On August 3, Gulfport City Council met for less than two hours, including a 10-minute recess. Mayor Sam Henderson was absent and Vice Mayor April Thanos led the meeting. Council discussed water/sewer rate increases and other budgeting issues, along with growing concerns for the recent spike in COVID-19 cases, while approving events and dropping a utility payment fee for some.
Council Responds to Growing Covid Concerns
Throughout the night council discussed how best to handle the surge in COVID-19 cases thanks to the more contagious delta variant. Resident and Gulfport Senior Center Foundation office manager Amy Oatley was the first to raise concerns during the public comment, asking council to “show courage again, and stand up for what’s right by adopting a citywide mask ordinance for indoor spaces and outdoor crowds.”
City Manager Jim O’Reilly explained that the city no longer had the power to implement orders such as mask ordinances due to Governor Ron DeSantis’ executive order overriding local government COVID restrictions.
“We can recommend, and that’s pretty much where we’re at,” O’Reilly said.
Councilmember Michael Fridovich spoke much more bluntly, saying, “Basically, the governor doesn’t care whether you live or die, and he’s totally ignoring what’s going on in Florida while he runs around the country trying to improve his national image.”
Later in the meeting, council discussed launching a public awareness campaign to urge more residents to be vaccinated, something that was proposed at the previous meeting. Councilmember Christine Brown spoke against the idea, saying, “You can’t listen to anything in the car, or see anything on the internet, or look at anything on the TV without it being a COVID message, so I’m not in favor of spending $20,000 to send more COVID messages out there. I think there’s enough.”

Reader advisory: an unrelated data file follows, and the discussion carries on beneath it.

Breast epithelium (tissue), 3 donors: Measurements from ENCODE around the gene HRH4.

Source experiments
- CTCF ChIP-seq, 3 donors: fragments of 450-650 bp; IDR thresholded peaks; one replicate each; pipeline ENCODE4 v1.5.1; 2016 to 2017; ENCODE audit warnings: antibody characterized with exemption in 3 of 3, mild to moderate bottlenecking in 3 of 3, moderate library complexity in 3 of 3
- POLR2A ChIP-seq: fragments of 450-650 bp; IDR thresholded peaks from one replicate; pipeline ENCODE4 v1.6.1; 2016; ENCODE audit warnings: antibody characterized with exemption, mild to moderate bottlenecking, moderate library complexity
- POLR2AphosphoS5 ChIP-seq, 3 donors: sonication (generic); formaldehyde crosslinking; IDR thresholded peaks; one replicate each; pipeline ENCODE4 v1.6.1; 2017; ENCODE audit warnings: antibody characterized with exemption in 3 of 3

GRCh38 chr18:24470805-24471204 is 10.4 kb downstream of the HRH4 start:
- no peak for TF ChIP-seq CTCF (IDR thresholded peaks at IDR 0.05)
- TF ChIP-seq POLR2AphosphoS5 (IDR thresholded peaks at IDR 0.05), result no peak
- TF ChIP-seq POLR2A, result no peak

Fridovich concurred, saying, “I agree with Christine: If by now if you haven’t figured out that you need your shots, and you’re not wearing your mask in public, then… I’m not spending $20,000 on stupidity.”
Other members of the council agreed, along with several members of the public, and the vote failed unanimously.
In one of the few pandemic precautions freely available to the city, council agreed during closing comments to allow residents to resume call-in attendance via Zoom for the next city council meeting. Of particular concern was the expected volume of speakers who might come forward to discuss the vote on changes to the noise ordinance.
Sewage, Water and Garbage Rates Increase
In quick succession council introduced and passed a series of ordinances that collectively increase the municipal water rate by 8%, the sewage rate by 8%, the garbage and recycling rate by 6% and the stormwater rate by $1 per month.
“Nobody wants to raise the water rates, but we have to do it every year because St. Pete raises our rates,” explained Brown, referencing the city’s agreement with the City of St. Petersburg. Council hopes to reevaluate the tier system at a later date so that residents who use less than 2,000 gallons a month are not forced to pay the current minimum cost.